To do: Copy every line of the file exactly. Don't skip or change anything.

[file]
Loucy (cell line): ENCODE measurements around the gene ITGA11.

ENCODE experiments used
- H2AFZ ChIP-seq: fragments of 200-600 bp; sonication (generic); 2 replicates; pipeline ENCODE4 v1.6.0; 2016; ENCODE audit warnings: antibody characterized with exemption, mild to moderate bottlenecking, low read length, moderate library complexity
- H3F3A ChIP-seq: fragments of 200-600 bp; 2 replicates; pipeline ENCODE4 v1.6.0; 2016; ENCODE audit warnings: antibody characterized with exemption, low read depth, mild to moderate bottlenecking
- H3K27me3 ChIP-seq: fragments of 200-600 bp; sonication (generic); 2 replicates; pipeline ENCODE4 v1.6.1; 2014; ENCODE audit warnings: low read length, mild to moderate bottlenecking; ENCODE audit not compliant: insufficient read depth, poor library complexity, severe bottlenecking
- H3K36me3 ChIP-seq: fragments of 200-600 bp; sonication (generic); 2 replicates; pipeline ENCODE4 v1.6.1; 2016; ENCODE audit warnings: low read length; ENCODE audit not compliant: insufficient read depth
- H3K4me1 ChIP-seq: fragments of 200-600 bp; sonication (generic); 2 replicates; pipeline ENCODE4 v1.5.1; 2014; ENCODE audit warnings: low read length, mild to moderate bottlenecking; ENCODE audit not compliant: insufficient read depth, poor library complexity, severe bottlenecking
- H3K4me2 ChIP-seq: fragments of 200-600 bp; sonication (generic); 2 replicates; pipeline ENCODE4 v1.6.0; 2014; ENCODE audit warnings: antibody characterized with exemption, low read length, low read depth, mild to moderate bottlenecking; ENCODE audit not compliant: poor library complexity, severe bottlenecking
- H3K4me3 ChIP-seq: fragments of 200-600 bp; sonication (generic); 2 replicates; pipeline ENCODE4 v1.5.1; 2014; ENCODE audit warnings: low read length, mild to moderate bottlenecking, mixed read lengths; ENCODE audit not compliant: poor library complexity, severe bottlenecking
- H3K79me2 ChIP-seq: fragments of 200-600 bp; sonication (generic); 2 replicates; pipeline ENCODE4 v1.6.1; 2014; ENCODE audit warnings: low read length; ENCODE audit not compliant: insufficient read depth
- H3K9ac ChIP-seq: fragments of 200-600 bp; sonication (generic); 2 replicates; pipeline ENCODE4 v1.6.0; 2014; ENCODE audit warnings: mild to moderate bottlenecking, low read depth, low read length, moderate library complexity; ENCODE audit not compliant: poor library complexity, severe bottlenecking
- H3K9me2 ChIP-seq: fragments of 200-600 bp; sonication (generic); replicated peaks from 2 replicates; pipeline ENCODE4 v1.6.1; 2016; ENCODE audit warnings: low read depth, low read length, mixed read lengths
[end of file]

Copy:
Loucy (cell line): ENCODE measurements around the gene ITGA11.

ENCODE experiments used
- H2AFZ ChIP-seq: fragments of 200-600 bp; sonication (generic); 2 replicates; pipeline ENCODE4 v1.6.0; 2016; ENCODE audit warnings: antibody characterized with exemption, mild to moderate bottlenecking, low read length, moderate library complexity
- H3F3A ChIP-seq: fragments of 200-600 bp; 2 replicates; pipeline ENCODE4 v1.6.0; 2016; ENCODE audit warnings: antibody characterized with exemption, low read depth, mild to moderate bottlenecking
- H3K27me3 ChIP-seq: fragments of 200-600 bp; sonication (generic); 2 replicates; pipeline ENCODE4 v1.6.1; 2014; ENCODE audit warnings: low read length, mild to moderate bottlenecking; ENCODE audit not compliant: insufficient read depth, poor library complexity, severe bottlenecking
- H3K36me3 ChIP-seq: fragments of 200-600 bp; sonication (generic); 2 replicates; pipeline ENCODE4 v1.6.1; 2016; ENCODE audit warnings: low read length; ENCODE audit not compliant: insufficient read depth
- H3K4me1 ChIP-seq: fragments of 200-600 bp; sonication (generic); 2 replicates; pipeline ENCODE4 v1.5.1; 2014; ENCODE audit warnings: low read length, mild to moderate bottlenecking; ENCODE audit not compliant: insufficient read depth, poor library complexity, severe bottlenecking
- H3K4me2 ChIP-seq: fragments of 200-600 bp; sonication (generic); 2 replicates; pipeline ENCODE4 v1.6.0; 2014; ENCODE audit warnings: antibody characterized with exemption, low read length, low read depth, mild to moderate bottlenecking; ENCODE audit not compliant: poor library complexity, severe bottlenecking
- H3K4me3 ChIP-seq: fragments of 200-600 bp; sonication (generic); 2 replicates; pipeline ENCODE4 v1.5.1; 2014; ENCODE audit warnings: low read length, mild to moderate bottlenecking, mixed read lengths; ENCODE audit not compliant: poor library complexity, severe bottlenecking
- H3K79me2 ChIP-seq: fragments of 200-600 bp; sonication (generic); 2 replicates; pipeline ENCODE4 v1.6.1; 2014; ENCODE audit warnings: low read length; ENCODE audit not compliant: insufficient read depth
- H3K9ac ChIP-seq: fragments of 200-600 bp; sonication (generic); 2 replicates; pipeline ENCODE4 v1.6.0; 2014; ENCODE audit warnings: mild to moderate bottlenecking, low read depth, low read length, moderate library complexity; ENCODE audit not compliant: poor library complexity, severe bottlenecking
- H3K9me2 ChIP-seq: fragments of 200-600 bp; sonication (generic); replicated peaks from 2 replicates; pipeline ENCODE4 v1.6.1; 2016; ENCODE audit warnings: low read depth, low read length, mixed read lengths